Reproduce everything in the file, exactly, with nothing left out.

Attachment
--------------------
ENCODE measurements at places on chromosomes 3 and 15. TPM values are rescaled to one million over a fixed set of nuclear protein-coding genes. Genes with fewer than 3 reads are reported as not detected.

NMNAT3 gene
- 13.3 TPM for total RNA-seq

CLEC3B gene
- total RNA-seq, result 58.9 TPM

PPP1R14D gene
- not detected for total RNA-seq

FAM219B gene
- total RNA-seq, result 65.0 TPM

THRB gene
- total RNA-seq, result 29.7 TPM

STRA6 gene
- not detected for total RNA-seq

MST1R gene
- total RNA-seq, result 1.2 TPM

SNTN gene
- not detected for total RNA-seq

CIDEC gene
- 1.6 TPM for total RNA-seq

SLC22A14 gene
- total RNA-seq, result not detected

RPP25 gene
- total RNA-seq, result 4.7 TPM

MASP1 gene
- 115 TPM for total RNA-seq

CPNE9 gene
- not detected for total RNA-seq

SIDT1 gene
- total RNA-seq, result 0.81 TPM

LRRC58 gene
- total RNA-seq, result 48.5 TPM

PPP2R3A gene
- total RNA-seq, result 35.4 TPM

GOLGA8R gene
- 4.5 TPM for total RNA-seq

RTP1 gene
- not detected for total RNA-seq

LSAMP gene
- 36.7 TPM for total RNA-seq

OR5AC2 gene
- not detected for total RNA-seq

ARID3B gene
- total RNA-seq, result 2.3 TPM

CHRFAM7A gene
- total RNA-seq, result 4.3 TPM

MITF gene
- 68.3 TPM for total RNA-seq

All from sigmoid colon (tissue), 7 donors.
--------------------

ENCODE measurements at places on chromosomes 3 and 15. TPM values are rescaled to one million over a fixed set of nuclear protein-coding genes. Genes with fewer than 3 reads are reported as not detected.

NMNAT3 gene
- 13.3 TPM for total RNA-seq

CLEC3B gene
- total RNA-seq, result 58.9 TPM

PPP1R14D gene
- not detected for total RNA-seq

FAM219B gene
- total RNA-seq, result 65.0 TPM

THRB gene
- total RNA-seq, result 29.7 TPM

STRA6 gene
- not detected for total RNA-seq

MST1R gene
- total RNA-seq, result 1.2 TPM

SNTN gene
- not detected for total RNA-seq

CIDEC gene
- 1.6 TPM for total RNA-seq

SLC22A14 gene
- total RNA-seq, result not detected

RPP25 gene
- total RNA-seq, result 4.7 TPM

MASP1 gene
- 115 TPM for total RNA-seq

CPNE9 gene
- not detected for total RNA-seq

SIDT1 gene
- total RNA-seq, result 0.81 TPM

LRRC58 gene
- total RNA-seq, result 48.5 TPM

PPP2R3A gene
- total RNA-seq, result 35.4 TPM

GOLGA8R gene
- 4.5 TPM for total RNA-seq

RTP1 gene
- not detected for total RNA-seq

LSAMP gene
- 36.7 TPM for total RNA-seq

OR5AC2 gene
- not detected for total RNA-seq

ARID3B gene
- total RNA-seq, result 2.3 TPM

CHRFAM7A gene
- total RNA-seq, result 4.3 TPM

MITF gene
- 68.3 TPM for total RNA-seq

All from sigmoid colon (tissue), 7 donors.